Anatomy, Bony Pelvis and Lower Limb, Vastus Lateralis Muscle


Article Author:
Nicholas Biondi


Article Editor:
Matthew Varacallo


Editors In Chief:
Shivajee Nallamothu
Matthew Varacallo
Joshua Tuck


Managing Editors:
Avais Raja
Orawan Chaigasame
Carrie Smith
Abdul Waheed
Khalid Alsayouri
Trevor Nezwek
Radia Jamil
Patrick Le
Anoosh Zafar Gondal
Saad Nazir
William Gossman
Hassam Zulfiqar
Hussain Sajjad
Steve Bhimji
Muhammad Hashmi
John Shell
Matthew Varacallo
Heba Mahdy
Ahmad Malik
Sarosh Vaqar
Mark Pellegrini
James Hughes
Beata Beatty
Beenish Sohail
Nazia Sadiq
Hajira Basit
Phillip Hynes


Updated:
12/8/2018 4:23:17 PM

Introduction

The vastus lateralis (VL) is a unipennate muscle, and a member of the anterior compartment of the thigh along with the sartorius, quadriceps femoris, rectus femoris (RF), vastus medialis (VM), and vastus intermedius (VI) muscles. The VL is 1 of the 4 component muscles of the quadriceps muscle group: rector femoris, vastus lateralis, vastus medialis, and vastus intermedius. The vastus lateralis is the largest component of the quadriceps muscle groups and is positioned laterally about the femur.

Structure and Function

The VL has a broad, continuous origination about the proximal femur. Origin points include the intertrochanteric line, greater trochanter, lateral aspect of the linea aspera, gluteal tuberosity, and the lateral intermuscular septum. The fibers of this muscle converge and contribute to the quadriceps tendon, insert on the lateral aspect of the patella, and terminally insert on the tibial tuberosity via the patellar tendon. 

The VL is enclosed by a strong fascial layer known as the fascia lata. The fascia lata thickens laterally as it blends into the iliotibial tract. The intermuscular septae that divide the thigh into anterior, medial and lateral compartments receive their fibrous division from the deep aspect of the fascia lata. The lateral intermuscular septum is much stronger than the other two and separates the VL and VI of the anterior compartment from the short and long heads of the biceps femoris and the posterior compartment. The lateral intermuscular septum between the anterior and posterior compartments forms an inter-nervous plane which may be used as an important intraoperative landmark.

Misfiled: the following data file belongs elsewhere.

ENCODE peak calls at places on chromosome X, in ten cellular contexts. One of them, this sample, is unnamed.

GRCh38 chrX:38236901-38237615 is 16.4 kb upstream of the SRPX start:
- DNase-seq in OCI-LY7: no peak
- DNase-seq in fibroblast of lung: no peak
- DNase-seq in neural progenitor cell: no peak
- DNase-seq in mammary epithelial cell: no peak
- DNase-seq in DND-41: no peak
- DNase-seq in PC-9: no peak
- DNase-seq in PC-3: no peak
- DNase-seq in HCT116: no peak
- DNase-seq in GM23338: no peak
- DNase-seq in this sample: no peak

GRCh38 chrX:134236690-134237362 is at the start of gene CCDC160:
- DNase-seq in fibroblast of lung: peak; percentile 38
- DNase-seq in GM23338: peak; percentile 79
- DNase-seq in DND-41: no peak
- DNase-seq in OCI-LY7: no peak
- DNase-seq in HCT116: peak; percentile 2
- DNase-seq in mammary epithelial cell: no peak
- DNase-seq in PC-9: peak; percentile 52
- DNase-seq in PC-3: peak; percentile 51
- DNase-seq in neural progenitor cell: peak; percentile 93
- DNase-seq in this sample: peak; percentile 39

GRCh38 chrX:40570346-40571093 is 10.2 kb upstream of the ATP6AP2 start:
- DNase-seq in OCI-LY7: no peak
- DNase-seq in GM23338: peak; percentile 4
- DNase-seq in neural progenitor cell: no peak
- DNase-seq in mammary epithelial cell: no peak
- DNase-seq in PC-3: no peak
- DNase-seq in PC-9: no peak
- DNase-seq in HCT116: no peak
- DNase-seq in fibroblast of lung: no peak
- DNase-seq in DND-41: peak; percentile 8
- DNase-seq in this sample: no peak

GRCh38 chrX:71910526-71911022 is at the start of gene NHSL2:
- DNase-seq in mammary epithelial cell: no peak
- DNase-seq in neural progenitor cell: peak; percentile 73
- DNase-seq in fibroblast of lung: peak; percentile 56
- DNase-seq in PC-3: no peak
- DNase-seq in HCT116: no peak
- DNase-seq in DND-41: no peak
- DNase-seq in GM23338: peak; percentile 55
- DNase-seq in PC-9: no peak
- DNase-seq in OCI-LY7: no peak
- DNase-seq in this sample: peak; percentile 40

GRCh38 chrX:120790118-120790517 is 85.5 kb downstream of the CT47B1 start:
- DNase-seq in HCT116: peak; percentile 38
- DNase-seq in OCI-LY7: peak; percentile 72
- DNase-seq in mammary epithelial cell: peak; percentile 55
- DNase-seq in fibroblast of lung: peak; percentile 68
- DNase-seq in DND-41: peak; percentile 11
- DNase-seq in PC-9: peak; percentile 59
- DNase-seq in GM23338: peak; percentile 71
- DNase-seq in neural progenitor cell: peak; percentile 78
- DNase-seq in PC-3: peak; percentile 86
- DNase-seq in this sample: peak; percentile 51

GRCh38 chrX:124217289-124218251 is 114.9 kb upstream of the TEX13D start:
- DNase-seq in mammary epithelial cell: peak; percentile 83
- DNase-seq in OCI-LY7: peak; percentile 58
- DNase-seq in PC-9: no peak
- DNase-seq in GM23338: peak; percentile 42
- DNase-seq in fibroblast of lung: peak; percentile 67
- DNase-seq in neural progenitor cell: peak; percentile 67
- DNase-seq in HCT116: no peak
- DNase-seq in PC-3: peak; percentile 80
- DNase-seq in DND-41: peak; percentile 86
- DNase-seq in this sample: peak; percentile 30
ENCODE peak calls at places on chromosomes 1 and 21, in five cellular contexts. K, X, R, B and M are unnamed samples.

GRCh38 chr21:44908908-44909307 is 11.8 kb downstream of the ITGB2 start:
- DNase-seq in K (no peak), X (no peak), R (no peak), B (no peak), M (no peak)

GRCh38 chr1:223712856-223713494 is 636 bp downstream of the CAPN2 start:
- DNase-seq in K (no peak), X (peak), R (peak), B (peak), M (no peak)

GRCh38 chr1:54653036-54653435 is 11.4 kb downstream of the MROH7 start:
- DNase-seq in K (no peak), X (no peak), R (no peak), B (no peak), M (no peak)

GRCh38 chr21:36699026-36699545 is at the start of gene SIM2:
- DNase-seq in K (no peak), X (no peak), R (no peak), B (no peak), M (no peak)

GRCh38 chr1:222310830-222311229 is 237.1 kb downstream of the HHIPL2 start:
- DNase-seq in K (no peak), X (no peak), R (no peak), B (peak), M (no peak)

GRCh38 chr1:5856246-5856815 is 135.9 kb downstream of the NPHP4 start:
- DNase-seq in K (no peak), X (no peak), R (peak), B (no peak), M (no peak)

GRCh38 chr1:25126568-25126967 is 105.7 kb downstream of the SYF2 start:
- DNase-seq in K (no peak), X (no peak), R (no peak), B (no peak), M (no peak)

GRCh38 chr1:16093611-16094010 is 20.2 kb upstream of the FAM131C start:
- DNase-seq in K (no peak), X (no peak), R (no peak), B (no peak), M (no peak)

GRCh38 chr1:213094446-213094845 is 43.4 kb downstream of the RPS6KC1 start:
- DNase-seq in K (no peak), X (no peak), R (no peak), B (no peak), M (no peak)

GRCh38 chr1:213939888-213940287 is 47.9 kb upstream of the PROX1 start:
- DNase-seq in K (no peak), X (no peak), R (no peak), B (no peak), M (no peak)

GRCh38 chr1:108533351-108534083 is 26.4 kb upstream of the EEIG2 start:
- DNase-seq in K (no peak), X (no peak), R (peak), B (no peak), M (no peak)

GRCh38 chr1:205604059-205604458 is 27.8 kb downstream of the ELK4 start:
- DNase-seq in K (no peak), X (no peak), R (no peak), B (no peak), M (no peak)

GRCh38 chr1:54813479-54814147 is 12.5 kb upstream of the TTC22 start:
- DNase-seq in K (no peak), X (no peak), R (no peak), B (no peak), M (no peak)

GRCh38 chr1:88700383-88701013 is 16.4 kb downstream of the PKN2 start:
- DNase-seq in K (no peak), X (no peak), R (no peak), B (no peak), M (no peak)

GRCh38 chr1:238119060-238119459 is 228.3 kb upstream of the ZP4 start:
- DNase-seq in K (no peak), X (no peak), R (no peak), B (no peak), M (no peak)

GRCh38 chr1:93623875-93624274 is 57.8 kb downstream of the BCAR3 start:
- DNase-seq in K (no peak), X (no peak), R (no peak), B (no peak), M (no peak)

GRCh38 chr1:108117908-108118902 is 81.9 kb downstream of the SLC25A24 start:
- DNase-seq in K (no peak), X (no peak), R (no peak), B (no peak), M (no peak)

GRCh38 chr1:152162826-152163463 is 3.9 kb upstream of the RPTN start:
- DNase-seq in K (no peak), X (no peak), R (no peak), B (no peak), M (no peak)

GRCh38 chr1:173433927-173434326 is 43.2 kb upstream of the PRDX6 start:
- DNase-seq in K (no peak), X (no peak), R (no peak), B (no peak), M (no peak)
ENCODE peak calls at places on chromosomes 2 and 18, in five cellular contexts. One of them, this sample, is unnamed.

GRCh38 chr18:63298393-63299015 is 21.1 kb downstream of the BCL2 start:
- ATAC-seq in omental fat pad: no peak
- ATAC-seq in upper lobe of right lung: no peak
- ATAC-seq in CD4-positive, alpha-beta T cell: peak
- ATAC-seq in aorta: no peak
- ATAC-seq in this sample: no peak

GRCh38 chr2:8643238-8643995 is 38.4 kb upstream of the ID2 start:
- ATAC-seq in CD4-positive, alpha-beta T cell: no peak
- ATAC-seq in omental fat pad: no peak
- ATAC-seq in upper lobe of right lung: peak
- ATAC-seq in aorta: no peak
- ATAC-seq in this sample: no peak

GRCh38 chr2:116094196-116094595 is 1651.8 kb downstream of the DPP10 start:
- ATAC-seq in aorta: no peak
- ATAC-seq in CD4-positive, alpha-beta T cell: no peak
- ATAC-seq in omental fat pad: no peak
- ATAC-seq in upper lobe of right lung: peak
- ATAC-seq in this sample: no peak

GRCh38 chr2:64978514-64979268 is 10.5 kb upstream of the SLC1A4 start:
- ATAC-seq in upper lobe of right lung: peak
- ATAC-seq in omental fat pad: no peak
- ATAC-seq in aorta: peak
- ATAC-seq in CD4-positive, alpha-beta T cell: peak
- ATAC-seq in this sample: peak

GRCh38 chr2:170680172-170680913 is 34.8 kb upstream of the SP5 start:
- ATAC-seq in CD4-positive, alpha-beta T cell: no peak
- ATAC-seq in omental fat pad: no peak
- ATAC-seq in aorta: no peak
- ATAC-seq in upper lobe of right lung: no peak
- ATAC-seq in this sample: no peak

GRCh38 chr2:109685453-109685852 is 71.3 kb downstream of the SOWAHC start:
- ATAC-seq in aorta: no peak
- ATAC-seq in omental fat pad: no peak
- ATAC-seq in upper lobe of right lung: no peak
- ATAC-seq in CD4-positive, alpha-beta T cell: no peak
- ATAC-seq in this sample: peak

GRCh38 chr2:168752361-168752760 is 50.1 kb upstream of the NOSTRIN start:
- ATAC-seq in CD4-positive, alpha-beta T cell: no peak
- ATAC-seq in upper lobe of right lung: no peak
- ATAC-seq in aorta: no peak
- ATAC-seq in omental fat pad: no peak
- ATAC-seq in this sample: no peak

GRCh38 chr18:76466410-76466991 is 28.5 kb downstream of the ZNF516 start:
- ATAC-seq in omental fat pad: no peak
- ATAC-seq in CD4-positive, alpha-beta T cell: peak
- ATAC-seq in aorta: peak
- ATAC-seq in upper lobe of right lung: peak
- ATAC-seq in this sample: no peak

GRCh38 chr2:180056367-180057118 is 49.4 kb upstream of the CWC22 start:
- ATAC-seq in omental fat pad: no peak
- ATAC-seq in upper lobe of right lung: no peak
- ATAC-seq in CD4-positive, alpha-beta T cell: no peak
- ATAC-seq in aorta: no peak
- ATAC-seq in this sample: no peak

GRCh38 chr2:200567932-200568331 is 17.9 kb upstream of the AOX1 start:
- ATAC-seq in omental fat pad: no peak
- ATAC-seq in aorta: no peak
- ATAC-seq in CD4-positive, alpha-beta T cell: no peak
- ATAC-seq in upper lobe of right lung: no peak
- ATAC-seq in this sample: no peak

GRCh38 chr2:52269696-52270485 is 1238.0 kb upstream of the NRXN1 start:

Anatomically, the VL is bordered laterally by subcutaneous tissue, and medially, it is bordered by the femur and the VI, at the level of the greater trochanter. The RF forms the anteromedial border while the posteromedial aspect of the VL is bordered by the intermuscular septum, sciatic nerve, and biceps femoris muscle at the level of the greater trochanter.

Functionally, the vastus lateralis functions as a primary extender of the knee. In conjunction with the VM, the VL stabilizes the knee joint. The VL is part of the intermediate layer of the quadriceps tendon. The other part of the intermediate layer is the VM. These 2 muscles fuse to form a continuous aponeurosis that inserts on the base of the patella. Reflections of the aponeurosis extend laterally and medially to insert on the sides of the patella. Laterally, the VL ends in an aponeurosis that blends with the lateral patella or RF tendon, and distally, the fibers of the vastus lateralis combine with the vastus medialis fibers to form the retinacular ligament of the knee which inserts on the tibial condyles and ultimately forms the anterior capsule of the knee. This patellar retinaculum helps keep the patella aligned over the femur.